As risk-based contracting dominates healthcare, analytics will be your survival tool

By Cliff Bleustein, MD
08:59 AM

Start with an assessment of your readiness

To help answer that question, my colleagues and I have created a seven-stage Analytics Adoption Model.  It mirrors the HIMSS EMR Adoption Model, in that it identifies capabilities that build from a foundation, and it also defines distinct stages of development and the work that can be accomplished at each stage.

Assessment is the first step in making analytics integral to your operations, and this tool can help you assess your organization’s current capabilities. It can also help you identify areas within your organization that are ready for analytic projects.

If you don’t have in-house expertise, engage an analytics consulting group to help with your audit.

In the Analytics Adoption Model, the first three stages form the data foundation needed for any analytics endeavor:

  1. Governance and strategic alignment: Deciding who has responsibility for gathering and managing the data; aligning your analytic and data gathering approaches to your strategic goals.
  2. Integration and standardized terminology: Creating a standard definition for all terminology and integrating data from all aspects of your enterprise.
  3. Master data management and creation of an enterprise data warehouse: Adopting a systematic approach to warehousing and managing data from across the enterprise.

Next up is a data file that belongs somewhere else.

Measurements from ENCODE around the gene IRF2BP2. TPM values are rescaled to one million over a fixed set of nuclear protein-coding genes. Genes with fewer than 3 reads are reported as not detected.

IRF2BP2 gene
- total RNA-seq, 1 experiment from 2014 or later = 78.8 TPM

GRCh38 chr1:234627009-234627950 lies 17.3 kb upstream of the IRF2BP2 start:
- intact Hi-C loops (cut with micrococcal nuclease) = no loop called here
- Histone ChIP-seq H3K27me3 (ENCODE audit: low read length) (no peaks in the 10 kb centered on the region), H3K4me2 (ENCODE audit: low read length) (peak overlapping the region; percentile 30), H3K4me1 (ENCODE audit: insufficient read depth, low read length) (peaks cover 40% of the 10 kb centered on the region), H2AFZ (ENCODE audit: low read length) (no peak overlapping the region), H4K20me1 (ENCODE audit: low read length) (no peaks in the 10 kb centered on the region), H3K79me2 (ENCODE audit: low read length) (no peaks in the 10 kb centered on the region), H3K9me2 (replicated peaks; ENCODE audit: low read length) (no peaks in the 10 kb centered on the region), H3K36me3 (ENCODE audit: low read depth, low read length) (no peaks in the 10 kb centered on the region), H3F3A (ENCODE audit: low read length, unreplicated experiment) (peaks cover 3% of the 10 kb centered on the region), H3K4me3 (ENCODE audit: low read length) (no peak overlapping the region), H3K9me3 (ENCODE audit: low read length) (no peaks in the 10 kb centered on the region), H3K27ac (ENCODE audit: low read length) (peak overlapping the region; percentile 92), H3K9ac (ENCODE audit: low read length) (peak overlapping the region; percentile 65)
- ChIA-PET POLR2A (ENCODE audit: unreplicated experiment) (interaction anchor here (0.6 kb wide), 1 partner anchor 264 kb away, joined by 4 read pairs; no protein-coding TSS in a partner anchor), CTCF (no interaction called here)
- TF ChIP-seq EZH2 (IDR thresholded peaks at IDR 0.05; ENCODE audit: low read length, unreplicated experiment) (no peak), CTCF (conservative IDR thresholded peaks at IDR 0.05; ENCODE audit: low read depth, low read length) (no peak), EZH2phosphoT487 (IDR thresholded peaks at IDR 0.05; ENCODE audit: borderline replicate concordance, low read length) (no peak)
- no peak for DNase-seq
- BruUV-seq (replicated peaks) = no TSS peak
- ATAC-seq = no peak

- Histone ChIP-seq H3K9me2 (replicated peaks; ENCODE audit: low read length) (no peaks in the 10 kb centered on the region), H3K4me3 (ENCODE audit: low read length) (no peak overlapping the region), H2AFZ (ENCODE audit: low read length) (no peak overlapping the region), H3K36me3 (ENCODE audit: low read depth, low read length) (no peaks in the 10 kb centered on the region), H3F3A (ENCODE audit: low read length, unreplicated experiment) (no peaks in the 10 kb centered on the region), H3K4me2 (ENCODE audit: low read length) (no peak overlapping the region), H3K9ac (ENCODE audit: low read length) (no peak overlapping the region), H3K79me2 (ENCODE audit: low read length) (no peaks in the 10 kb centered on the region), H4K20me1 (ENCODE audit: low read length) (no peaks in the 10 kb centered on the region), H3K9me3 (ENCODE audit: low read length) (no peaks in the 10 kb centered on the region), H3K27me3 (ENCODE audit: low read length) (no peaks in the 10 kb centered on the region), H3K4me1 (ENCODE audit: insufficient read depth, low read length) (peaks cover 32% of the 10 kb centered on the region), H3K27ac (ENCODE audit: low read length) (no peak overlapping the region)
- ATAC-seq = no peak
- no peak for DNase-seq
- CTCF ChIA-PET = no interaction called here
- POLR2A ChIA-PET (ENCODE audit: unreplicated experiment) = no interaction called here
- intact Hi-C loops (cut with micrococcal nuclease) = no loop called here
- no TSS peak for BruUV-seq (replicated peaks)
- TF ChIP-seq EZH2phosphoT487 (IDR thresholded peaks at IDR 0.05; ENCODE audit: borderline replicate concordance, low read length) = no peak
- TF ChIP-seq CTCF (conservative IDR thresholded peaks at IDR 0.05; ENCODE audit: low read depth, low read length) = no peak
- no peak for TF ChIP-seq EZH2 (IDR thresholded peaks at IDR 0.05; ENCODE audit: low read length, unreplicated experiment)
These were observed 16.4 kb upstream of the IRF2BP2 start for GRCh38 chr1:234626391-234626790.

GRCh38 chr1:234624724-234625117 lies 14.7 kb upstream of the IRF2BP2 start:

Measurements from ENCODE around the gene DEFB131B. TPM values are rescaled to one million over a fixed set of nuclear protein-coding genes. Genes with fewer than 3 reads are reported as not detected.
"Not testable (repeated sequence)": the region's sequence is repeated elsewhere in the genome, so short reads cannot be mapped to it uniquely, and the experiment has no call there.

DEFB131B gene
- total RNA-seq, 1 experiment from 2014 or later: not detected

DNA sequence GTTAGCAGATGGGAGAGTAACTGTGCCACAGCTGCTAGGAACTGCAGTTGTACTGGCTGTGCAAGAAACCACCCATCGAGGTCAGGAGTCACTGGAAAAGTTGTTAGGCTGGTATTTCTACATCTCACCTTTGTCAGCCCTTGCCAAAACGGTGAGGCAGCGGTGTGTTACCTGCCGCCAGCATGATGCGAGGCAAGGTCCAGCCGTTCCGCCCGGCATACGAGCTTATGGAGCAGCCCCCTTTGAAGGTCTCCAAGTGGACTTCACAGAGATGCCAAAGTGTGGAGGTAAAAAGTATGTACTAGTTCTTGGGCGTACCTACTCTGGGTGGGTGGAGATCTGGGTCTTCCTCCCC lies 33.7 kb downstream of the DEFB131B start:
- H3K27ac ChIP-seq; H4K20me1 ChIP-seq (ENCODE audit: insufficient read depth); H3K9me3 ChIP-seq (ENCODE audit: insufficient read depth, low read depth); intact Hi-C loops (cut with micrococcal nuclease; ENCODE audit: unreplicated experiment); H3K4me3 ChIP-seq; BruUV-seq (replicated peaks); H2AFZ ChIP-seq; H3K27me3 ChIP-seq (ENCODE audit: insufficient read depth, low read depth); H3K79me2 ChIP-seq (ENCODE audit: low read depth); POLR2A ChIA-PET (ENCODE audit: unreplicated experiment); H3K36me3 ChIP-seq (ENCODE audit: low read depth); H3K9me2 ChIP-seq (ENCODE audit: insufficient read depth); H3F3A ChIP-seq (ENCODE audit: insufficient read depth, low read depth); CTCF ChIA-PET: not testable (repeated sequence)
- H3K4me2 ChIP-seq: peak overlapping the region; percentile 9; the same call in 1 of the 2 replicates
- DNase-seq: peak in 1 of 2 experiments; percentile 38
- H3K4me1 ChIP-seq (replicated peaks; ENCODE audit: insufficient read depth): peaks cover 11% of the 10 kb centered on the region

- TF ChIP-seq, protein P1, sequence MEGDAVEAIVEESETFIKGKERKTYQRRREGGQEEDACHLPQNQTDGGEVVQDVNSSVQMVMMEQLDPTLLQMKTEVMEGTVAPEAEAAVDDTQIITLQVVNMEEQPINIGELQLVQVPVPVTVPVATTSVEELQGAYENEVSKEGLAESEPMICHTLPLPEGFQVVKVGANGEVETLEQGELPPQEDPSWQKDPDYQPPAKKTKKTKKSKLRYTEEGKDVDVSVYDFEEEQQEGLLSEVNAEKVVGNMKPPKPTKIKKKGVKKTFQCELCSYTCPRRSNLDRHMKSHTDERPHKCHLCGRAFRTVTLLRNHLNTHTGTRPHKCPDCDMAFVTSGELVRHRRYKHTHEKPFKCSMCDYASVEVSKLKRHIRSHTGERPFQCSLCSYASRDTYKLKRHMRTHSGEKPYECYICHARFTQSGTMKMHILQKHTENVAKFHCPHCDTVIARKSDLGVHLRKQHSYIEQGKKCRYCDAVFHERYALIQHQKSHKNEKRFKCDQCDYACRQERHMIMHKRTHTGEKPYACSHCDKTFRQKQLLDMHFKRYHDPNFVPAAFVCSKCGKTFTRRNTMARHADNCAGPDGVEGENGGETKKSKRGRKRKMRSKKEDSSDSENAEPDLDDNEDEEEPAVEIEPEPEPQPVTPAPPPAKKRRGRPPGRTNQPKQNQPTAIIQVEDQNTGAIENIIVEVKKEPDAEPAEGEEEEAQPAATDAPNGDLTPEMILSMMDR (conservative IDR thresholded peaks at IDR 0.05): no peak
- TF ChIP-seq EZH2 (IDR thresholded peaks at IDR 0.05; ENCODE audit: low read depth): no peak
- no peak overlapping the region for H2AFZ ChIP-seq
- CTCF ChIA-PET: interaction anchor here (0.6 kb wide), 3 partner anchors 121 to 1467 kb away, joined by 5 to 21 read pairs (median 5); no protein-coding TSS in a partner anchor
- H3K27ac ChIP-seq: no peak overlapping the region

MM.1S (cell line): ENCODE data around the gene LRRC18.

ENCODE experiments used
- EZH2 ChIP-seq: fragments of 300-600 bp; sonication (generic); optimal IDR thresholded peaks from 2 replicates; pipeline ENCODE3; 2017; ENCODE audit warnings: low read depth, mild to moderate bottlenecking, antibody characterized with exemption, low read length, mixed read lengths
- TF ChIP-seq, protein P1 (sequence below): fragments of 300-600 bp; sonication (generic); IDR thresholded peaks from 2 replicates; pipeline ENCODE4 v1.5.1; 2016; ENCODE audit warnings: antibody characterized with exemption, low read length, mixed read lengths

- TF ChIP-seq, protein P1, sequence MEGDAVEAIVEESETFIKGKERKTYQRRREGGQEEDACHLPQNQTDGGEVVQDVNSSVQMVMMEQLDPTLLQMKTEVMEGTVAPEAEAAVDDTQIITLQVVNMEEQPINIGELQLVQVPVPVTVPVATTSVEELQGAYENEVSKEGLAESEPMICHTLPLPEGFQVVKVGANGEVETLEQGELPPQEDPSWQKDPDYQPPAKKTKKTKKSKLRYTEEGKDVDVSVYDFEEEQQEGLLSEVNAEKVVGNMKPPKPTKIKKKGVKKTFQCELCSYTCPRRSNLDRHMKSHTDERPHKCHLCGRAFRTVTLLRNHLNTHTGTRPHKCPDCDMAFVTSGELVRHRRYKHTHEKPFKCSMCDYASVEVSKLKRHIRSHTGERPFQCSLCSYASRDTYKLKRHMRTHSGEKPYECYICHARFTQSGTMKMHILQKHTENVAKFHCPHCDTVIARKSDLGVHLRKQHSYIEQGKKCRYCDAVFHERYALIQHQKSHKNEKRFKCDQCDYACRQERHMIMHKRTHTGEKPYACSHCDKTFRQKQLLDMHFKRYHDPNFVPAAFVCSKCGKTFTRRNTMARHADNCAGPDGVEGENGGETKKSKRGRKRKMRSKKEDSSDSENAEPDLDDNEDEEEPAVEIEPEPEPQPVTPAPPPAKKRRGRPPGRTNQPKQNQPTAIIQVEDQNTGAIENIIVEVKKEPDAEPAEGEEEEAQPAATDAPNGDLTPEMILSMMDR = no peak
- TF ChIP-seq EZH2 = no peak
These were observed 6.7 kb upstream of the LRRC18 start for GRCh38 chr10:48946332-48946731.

The next two stages are essentially business intelligence activities:

  1. Basic reporting functions for operations and regulatory compliance.
  2. Performance management, including enterprise-wide dashboards and scorecards. 

In the final two stages are the analytics that can help you succeed in an ACO environment:

  1. Predictive analytics, using historical data to predict future events and risks: This includes readmission management and preventative care management, tools to identify gaps and variations in care and their effects on outcomes.
  2. Prescriptive analytics: Includes real-time clinical decision support and real-time population health management, with registries, alerts and reminder cues.

Look for opportunities for test projects

Your assessment should look at each department or business unit’s stage of development, because you’ll likely find wide variations within one enterprise. For example, departments that have been deeply involved in quality improvement projects are probably using data for business intelligence activities, and may be at stage 4 or 5, while other areas may not even be collecting performance data yet. You may find opportunities to design predictive and prescriptive analytic projects within these more advanced groups, even if the organization as a whole hasn’t mastered all the foundation capabilities. Such limited-scope projects create an opportunity for early success and can demonstrate to the organization the value of analytics and data collection.

If your hospital has not developed a culture of measurement, that needs to change. Systematic gathering of critical data must become an ingrained habit if you are to achieve a foundation for good analytics.